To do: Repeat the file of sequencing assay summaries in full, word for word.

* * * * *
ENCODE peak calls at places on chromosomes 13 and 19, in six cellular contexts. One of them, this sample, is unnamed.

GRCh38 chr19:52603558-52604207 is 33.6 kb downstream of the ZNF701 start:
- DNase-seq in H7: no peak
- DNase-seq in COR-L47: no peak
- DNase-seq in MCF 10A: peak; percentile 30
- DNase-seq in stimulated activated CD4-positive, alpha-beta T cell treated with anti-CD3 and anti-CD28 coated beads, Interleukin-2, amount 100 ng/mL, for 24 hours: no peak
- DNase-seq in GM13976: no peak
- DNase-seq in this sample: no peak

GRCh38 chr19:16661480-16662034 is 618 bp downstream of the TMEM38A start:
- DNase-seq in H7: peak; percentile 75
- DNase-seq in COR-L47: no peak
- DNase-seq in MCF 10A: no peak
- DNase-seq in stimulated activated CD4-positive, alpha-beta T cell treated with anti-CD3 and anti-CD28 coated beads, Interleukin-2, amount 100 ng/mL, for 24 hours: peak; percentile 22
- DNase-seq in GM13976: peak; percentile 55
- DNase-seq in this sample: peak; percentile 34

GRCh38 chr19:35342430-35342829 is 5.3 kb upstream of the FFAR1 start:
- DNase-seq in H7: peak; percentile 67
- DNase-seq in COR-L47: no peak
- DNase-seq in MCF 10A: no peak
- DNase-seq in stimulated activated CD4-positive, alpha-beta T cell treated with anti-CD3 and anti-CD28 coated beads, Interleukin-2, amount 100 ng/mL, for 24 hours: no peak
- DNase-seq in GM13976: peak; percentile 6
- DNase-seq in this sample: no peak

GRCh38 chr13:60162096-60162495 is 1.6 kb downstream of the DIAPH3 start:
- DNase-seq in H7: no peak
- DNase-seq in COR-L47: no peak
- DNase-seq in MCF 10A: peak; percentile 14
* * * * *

ENCODE peak calls at places on chromosomes 13 and 19, in six cellular contexts. One of them, this sample, is unnamed.

GRCh38 chr19:52603558-52604207 is 33.6 kb downstream of the ZNF701 start:
- DNase-seq in H7: no peak
- DNase-seq in COR-L47: no peak
- DNase-seq in MCF 10A: peak; percentile 30
- DNase-seq in stimulated activated CD4-positive, alpha-beta T cell treated with anti-CD3 and anti-CD28 coated beads, Interleukin-2, amount 100 ng/mL, for 24 hours: no peak
- DNase-seq in GM13976: no peak
- DNase-seq in this sample: no peak

GRCh38 chr19:16661480-16662034 is 618 bp downstream of the TMEM38A start:
- DNase-seq in H7: peak; percentile 75
- DNase-seq in COR-L47: no peak
- DNase-seq in MCF 10A: no peak
- DNase-seq in stimulated activated CD4-positive, alpha-beta T cell treated with anti-CD3 and anti-CD28 coated beads, Interleukin-2, amount 100 ng/mL, for 24 hours: peak; percentile 22
- DNase-seq in GM13976: peak; percentile 55
- DNase-seq in this sample: peak; percentile 34

GRCh38 chr19:35342430-35342829 is 5.3 kb upstream of the FFAR1 start:
- DNase-seq in H7: peak; percentile 67
- DNase-seq in COR-L47: no peak
- DNase-seq in MCF 10A: no peak
- DNase-seq in stimulated activated CD4-positive, alpha-beta T cell treated with anti-CD3 and anti-CD28 coated beads, Interleukin-2, amount 100 ng/mL, for 24 hours: no peak
- DNase-seq in GM13976: peak; percentile 6
- DNase-seq in this sample: no peak

GRCh38 chr13:60162096-60162495 is 1.6 kb downstream of the DIAPH3 start:
- DNase-seq in H7: no peak
- DNase-seq in COR-L47: no peak
- DNase-seq in MCF 10A: peak; percentile 14